Transport for London
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TfL penalty fare to rise to £50

New £50 penalty introduced to act as a greater deterrent

Transport for London is increasing the penalty fare for non payment on its services* to £50 from 11 January 2009.

Under new plans announced last week (Friday 10 October) TfL will also introduce an early payment incentive which will reduce the £50 penalty fare to £25 if it is paid within 21 days.

This is an increase from the current level of £20 on the Buses, Tubes, DLR and London Overground. 

Fare evasion costs Londoners £70 million a year, and the Mayor is determined to tackle this.  The rise will increase the deterrent effect of the penalty fare which is part of TfL’s ongoing drive to combat fare evasion. 

Mayor of London, Boris Johnson, said: "Fare evasion costs Londoners £70 million a year, which is money that belongs to all Londoners that should be invested in making the transport network better. 

"We are investing record amounts in renewing the network, and it is only fair that those who travel on the Tube or bus pay their way.  These changes to penalty fares will provide a greater deterrent to those who would otherwise try to short-change Londoners."

Steve Burton, Director of Community Safety, Enforcement and Policing, said: “While the level of fare evasion on the network is low, it continues to cost Londoners millions of pounds every year. We therefore need to make the penalty fare more effective and the early payment reduction will encourage prompt payment.

“We know that our honest, fare paying passengers feel angry when they see others not paying for their journey and this should reassure them that we are tackling this issue head on.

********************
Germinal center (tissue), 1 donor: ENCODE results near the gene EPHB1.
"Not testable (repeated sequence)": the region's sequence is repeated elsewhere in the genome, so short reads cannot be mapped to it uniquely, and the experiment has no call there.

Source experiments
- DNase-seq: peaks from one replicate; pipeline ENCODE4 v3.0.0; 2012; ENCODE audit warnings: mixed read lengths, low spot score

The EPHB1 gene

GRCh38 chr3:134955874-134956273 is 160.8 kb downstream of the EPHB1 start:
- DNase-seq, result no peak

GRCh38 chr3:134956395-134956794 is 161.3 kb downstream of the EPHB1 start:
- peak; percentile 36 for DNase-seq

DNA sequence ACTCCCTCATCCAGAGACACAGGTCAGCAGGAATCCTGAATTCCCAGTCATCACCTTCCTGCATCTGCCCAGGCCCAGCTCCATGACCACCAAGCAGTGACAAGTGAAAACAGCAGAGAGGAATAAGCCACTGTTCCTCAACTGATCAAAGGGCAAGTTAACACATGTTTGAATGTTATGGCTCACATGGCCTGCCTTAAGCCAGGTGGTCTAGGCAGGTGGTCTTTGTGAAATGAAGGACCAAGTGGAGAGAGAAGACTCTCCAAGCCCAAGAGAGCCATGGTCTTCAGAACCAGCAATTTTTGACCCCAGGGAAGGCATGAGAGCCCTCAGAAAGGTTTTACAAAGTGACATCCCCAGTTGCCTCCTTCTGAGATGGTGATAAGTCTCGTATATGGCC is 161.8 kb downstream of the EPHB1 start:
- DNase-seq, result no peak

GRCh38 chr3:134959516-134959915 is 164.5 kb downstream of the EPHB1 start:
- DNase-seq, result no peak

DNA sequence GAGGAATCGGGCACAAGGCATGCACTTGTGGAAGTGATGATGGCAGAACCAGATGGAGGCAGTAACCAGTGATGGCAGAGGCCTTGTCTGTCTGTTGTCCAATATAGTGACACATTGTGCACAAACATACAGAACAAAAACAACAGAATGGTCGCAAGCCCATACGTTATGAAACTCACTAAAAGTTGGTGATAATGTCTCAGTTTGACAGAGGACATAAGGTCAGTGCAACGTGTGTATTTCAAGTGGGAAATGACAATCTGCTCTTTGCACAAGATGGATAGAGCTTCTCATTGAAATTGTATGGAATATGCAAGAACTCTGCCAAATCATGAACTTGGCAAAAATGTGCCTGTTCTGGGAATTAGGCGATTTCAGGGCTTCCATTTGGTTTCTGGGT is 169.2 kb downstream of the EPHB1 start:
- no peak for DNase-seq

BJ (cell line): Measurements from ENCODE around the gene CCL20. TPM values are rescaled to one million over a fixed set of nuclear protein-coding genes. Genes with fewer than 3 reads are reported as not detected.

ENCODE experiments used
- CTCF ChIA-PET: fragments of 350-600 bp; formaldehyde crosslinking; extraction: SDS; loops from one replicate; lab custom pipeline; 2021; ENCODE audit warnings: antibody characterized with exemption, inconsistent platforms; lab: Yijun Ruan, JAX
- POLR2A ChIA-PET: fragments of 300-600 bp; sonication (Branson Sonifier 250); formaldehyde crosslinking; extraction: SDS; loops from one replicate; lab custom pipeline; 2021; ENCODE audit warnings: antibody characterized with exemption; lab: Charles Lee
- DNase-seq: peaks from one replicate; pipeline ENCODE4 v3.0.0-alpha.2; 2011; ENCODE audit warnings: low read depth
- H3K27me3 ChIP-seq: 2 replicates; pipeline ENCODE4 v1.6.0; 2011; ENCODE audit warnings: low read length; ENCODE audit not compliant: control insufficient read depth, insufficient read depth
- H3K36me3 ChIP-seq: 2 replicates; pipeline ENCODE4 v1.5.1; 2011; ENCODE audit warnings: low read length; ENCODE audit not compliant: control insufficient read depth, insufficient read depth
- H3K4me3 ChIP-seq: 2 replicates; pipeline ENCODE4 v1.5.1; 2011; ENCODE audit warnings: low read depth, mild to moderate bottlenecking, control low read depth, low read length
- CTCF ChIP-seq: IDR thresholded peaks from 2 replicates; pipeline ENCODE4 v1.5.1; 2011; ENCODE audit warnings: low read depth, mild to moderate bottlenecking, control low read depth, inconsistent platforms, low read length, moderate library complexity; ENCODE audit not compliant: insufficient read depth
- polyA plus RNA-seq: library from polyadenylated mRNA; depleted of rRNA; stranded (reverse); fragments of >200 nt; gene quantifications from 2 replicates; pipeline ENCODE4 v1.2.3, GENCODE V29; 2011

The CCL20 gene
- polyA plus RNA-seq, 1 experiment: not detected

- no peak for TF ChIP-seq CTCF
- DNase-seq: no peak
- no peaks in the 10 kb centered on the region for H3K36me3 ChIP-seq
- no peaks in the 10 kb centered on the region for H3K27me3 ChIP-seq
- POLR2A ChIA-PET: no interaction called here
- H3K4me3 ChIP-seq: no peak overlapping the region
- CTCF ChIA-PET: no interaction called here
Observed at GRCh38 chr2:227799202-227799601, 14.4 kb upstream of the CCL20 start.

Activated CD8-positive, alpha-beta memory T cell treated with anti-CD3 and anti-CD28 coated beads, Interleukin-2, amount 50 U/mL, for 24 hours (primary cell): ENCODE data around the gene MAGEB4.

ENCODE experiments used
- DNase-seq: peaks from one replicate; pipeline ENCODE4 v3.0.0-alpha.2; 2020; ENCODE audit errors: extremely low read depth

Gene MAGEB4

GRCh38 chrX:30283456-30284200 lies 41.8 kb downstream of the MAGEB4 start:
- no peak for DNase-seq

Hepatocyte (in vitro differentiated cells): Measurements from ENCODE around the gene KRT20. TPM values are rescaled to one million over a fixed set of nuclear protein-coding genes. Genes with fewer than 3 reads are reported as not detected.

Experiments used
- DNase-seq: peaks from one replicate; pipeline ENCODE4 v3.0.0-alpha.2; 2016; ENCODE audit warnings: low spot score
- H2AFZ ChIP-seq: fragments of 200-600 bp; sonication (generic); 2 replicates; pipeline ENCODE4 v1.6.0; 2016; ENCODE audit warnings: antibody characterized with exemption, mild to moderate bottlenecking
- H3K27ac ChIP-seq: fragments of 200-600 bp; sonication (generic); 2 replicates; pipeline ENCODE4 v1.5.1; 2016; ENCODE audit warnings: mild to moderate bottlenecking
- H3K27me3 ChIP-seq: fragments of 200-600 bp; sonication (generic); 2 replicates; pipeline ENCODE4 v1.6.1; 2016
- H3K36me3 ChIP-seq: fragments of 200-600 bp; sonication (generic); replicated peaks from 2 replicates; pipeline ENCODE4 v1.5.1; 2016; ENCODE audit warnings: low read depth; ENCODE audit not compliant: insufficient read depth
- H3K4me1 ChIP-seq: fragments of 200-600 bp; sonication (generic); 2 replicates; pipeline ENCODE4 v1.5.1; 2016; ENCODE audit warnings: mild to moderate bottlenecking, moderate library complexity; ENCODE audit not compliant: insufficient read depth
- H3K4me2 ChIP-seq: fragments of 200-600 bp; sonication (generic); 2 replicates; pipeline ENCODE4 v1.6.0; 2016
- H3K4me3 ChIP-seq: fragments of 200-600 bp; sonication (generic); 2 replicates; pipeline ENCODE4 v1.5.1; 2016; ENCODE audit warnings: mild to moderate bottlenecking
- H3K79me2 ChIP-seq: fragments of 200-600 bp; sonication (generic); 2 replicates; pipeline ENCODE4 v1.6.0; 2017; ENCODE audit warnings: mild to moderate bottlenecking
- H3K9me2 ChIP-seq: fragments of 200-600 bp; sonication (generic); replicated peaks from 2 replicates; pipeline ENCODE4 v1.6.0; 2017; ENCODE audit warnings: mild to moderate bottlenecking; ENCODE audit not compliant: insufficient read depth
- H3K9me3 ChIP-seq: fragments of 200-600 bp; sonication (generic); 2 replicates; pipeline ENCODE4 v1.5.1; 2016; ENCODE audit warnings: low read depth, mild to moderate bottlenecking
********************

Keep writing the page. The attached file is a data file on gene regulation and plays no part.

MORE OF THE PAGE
"However, the simple way to avoid this penalty is to ensure you pay the correct fare for your journey in the first place.”

Transport for London is legally required to give at least three months notice of the penalty fare increase and legal notices to this effect will appear today  (Friday 10 October 2008). 


Notes to editors:

    * Transport for London, under The Transport for London Act 2008, has been granted powers to increase the penalty fare level to £50 and also to introduce an early payment regime. The Act does not relate to the Tram penalty fare which is currently £30. In order to bring that into line with the new penalty fare by January 2009, a limited consultation is planned to take place later this month.

    ·       Under the new provisions, penalty fares will increase from £20 to £50 however this will be reduced to £25 if payment is received within 21 days.

    ·       These changes will come into effect on the 11 January 2009.
    ·       Rates of fare evasion include ticket irregularities where no assumption of intent is made.

    ·       Currently the penalty fare is £20 and there is no early payment reduction available.

    ·       Across all modes (Buses, DLR, London Overground, Tram and Tube) in 2007 TfL issued approximately 110,000 penalty fares.

    ·       The level of fare evasion on each mode is as follows: on the Trams fare evasion is 3.6 per cent while on London Overground the rate stands at 3 per cent. On Buses the fare evasion rate is 2.8 per cent. On the Tube the fare evasion level is 2 per cent. The DLR has the lowest level of fare evasion at 1.7 per cent.

    ·       Fare evasion is falling. On the Tube the rate of fare evasion has halved, from 4 per cent in 2003 to 2 per cent in 2007. On the Buses our latest figures show that fare evasion has now fallen to 2.8 per cent from 3.9 per cent in 2007. On London Overground, fare evasion is 3 per cent a reduction of up to 80 per cent from the rate recorded by Silverlink – TfL’s predecessor – whose rate was between 10 – 15 per cent. The DLR rate has fallen from 3.1 per cent in 2005 to 1.7 in 2007.

    ·       A person suspected of deliberate fare evasion risks prosecution which can result in a criminal record and a fine of up to £1,000.

    ·       Fare evasion on the transport network is a crime which costs Londoners approximately £70 million a year, money which could and should be used to further improve public transport.  

    ·       In addition to the penalty fare other tools that Transport for London uses to detect and deter fare evaders include the deployment of more than 500 revenue officers throughout the transport network on a daily basis.

    ·       TfL also last year launched a hard-hitting fare evasion advertising campaign to highlight the risks associated with travelling without having paid the correct fare and have introduced signs across the network to remind people to always ensure that they pay the correct fare for their journey at the start of their journey.


Sophie Kirkham/ Nike Onakoya   
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